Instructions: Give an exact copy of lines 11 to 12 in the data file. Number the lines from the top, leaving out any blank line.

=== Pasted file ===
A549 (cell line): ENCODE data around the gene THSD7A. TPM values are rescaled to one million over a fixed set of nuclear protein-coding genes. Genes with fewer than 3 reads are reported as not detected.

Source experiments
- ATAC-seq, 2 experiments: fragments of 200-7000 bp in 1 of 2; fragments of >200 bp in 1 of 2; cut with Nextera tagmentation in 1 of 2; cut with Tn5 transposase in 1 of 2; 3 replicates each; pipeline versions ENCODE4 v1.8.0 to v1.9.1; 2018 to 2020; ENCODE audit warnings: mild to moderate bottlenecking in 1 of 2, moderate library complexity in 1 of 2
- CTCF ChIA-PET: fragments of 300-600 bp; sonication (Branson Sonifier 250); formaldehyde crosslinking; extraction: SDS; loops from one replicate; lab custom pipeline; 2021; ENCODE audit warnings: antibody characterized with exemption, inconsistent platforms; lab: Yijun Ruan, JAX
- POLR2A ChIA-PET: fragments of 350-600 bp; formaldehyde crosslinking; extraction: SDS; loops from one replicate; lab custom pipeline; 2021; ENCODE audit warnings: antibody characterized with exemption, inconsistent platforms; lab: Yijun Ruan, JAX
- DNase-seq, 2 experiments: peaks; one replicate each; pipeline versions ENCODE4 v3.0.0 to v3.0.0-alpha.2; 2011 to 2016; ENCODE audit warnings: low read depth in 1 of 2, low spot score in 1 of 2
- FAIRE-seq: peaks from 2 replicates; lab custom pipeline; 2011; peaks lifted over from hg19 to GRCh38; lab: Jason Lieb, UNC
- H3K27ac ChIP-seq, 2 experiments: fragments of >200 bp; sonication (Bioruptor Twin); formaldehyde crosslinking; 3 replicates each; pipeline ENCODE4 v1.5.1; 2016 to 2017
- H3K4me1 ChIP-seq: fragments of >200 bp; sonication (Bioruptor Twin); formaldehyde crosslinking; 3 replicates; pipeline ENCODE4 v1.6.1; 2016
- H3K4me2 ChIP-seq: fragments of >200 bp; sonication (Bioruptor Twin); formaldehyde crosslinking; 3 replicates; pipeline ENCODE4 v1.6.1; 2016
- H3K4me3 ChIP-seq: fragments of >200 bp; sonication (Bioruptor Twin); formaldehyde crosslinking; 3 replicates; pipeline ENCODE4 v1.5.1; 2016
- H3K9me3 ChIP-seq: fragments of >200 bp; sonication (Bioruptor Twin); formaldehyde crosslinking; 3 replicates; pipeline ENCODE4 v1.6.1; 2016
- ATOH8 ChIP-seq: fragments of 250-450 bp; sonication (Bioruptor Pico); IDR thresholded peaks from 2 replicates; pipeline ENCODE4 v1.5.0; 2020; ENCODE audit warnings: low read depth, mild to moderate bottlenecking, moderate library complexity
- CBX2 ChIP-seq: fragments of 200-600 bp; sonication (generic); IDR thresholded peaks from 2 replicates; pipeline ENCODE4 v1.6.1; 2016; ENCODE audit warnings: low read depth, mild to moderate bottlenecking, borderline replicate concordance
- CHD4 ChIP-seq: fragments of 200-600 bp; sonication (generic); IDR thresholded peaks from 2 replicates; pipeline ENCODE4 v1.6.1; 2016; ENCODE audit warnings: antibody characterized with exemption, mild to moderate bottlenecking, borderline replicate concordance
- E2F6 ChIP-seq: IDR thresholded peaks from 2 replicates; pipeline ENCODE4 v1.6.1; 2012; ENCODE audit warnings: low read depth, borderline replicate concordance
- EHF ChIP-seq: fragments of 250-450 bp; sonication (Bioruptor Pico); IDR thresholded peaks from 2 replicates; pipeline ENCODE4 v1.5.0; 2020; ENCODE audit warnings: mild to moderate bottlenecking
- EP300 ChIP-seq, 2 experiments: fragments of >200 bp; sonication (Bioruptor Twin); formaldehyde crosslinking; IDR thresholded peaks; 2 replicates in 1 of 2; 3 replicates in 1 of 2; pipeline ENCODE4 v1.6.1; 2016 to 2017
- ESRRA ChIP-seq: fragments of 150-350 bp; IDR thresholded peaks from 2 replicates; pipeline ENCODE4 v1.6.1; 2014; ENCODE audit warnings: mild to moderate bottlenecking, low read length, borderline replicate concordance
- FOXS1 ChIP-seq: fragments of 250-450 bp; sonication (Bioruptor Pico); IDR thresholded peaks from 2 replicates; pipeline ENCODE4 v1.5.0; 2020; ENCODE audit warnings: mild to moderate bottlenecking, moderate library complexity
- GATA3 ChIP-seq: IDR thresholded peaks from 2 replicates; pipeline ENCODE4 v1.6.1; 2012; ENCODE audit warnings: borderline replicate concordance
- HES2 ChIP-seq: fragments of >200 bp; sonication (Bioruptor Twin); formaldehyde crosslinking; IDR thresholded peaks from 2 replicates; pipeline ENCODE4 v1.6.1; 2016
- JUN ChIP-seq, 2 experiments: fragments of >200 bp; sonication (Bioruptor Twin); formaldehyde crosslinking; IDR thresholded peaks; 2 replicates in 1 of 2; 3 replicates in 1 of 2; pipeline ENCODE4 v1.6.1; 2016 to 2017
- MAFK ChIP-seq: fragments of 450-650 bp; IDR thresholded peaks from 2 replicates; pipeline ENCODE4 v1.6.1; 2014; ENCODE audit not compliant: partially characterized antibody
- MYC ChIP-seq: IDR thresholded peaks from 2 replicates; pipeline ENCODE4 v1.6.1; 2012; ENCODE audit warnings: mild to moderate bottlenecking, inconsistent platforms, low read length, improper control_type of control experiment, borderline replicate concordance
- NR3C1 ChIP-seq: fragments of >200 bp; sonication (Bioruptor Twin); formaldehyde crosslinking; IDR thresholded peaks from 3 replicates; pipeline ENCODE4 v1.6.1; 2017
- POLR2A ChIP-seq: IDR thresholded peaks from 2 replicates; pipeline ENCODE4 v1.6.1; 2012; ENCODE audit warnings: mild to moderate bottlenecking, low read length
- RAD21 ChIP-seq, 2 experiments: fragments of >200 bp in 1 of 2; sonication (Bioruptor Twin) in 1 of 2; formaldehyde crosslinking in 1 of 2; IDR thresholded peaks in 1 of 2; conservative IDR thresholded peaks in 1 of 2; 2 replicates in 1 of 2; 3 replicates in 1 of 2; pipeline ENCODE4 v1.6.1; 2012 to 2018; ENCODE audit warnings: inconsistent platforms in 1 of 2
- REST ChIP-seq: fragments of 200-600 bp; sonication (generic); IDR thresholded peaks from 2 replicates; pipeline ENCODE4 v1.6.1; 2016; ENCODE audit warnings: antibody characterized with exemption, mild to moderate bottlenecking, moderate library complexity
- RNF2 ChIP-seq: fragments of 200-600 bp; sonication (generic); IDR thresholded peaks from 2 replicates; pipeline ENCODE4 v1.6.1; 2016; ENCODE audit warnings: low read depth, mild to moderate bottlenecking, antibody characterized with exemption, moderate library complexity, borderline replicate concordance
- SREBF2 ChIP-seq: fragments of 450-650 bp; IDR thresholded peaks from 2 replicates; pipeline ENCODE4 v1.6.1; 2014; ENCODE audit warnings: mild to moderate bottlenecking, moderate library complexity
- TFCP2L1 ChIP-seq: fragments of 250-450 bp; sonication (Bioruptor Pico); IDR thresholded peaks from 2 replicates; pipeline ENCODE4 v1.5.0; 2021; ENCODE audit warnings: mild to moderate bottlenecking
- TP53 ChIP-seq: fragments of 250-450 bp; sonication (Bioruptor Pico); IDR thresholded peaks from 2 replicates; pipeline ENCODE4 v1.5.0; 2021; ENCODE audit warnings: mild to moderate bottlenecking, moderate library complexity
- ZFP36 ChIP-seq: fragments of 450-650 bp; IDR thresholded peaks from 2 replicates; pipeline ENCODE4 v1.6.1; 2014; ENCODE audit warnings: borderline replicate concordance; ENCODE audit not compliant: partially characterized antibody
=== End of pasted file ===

- H3K4me3 ChIP-seq: fragments of >200 bp; sonication (Bioruptor Twin); formaldehyde crosslinking; 3 replicates; pipeline ENCODE4 v1.5.1; 2016
- H3K9me3 ChIP-seq: fragments of >200 bp; sonication (Bioruptor Twin); formaldehyde crosslinking; 3 replicates; pipeline ENCODE4 v1.6.1; 2016